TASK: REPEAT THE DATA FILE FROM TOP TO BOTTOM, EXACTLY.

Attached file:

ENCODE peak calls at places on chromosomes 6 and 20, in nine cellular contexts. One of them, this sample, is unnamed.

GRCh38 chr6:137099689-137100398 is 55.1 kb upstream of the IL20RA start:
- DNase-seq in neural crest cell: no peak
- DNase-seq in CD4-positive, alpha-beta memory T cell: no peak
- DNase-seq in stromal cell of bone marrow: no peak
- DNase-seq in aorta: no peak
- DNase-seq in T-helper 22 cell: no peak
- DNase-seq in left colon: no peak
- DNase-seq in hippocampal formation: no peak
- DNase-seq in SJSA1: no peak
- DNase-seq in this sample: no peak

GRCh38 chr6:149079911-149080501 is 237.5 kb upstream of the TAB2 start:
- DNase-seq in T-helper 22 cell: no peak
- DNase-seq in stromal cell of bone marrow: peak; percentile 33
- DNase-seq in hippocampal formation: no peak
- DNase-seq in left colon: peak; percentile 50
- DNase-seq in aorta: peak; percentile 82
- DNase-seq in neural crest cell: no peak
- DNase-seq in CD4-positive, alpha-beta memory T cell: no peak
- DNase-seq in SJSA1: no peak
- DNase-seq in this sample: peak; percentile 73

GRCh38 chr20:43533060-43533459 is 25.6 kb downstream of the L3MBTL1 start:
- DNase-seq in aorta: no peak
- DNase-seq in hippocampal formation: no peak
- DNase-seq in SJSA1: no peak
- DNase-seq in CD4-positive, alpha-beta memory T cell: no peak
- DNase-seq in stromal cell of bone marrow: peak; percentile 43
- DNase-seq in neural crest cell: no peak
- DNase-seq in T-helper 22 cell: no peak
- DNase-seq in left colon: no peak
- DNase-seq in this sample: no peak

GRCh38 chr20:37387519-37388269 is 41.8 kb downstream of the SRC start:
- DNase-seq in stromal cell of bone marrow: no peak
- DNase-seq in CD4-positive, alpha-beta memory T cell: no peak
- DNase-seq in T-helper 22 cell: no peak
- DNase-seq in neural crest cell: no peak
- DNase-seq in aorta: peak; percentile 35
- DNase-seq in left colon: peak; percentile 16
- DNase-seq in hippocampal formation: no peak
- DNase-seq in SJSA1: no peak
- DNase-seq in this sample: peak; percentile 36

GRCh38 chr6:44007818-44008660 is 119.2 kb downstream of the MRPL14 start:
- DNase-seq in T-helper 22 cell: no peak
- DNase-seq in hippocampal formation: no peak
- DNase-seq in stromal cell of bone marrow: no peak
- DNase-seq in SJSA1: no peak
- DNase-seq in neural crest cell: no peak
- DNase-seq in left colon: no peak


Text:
ENCODE peak calls at places on chromosomes 6 and 20, in nine cellular contexts. One of them, this sample, is unnamed.

GRCh38 chr6:137099689-137100398 is 55.1 kb upstream of the IL20RA start:
- DNase-seq in neural crest cell: no peak
- DNase-seq in CD4-positive, alpha-beta memory T cell: no peak
- DNase-seq in stromal cell of bone marrow: no peak
- DNase-seq in aorta: no peak
- DNase-seq in T-helper 22 cell: no peak
- DNase-seq in left colon: no peak
- DNase-seq in hippocampal formation: no peak
- DNase-seq in SJSA1: no peak
- DNase-seq in this sample: no peak

GRCh38 chr6:149079911-149080501 is 237.5 kb upstream of the TAB2 start:
- DNase-seq in T-helper 22 cell: no peak
- DNase-seq in stromal cell of bone marrow: peak; percentile 33
- DNase-seq in hippocampal formation: no peak
- DNase-seq in left colon: peak; percentile 50
- DNase-seq in aorta: peak; percentile 82
- DNase-seq in neural crest cell: no peak
- DNase-seq in CD4-positive, alpha-beta memory T cell: no peak
- DNase-seq in SJSA1: no peak
- DNase-seq in this sample: peak; percentile 73

GRCh38 chr20:43533060-43533459 is 25.6 kb downstream of the L3MBTL1 start:
- DNase-seq in aorta: no peak
- DNase-seq in hippocampal formation: no peak
- DNase-seq in SJSA1: no peak
- DNase-seq in CD4-positive, alpha-beta memory T cell: no peak
- DNase-seq in stromal cell of bone marrow: peak; percentile 43
- DNase-seq in neural crest cell: no peak
- DNase-seq in T-helper 22 cell: no peak
- DNase-seq in left colon: no peak
- DNase-seq in this sample: no peak

GRCh38 chr20:37387519-37388269 is 41.8 kb downstream of the SRC start:
- DNase-seq in stromal cell of bone marrow: no peak
- DNase-seq in CD4-positive, alpha-beta memory T cell: no peak
- DNase-seq in T-helper 22 cell: no peak
- DNase-seq in neural crest cell: no peak
- DNase-seq in aorta: peak; percentile 35
- DNase-seq in left colon: peak; percentile 16
- DNase-seq in hippocampal formation: no peak
- DNase-seq in SJSA1: no peak
- DNase-seq in this sample: peak; percentile 36

GRCh38 chr6:44007818-44008660 is 119.2 kb downstream of the MRPL14 start:
- DNase-seq in T-helper 22 cell: no peak
- DNase-seq in hippocampal formation: no peak
- DNase-seq in stromal cell of bone marrow: no peak
- DNase-seq in SJSA1: no peak
- DNase-seq in neural crest cell: no peak
- DNase-seq in left colon: no peak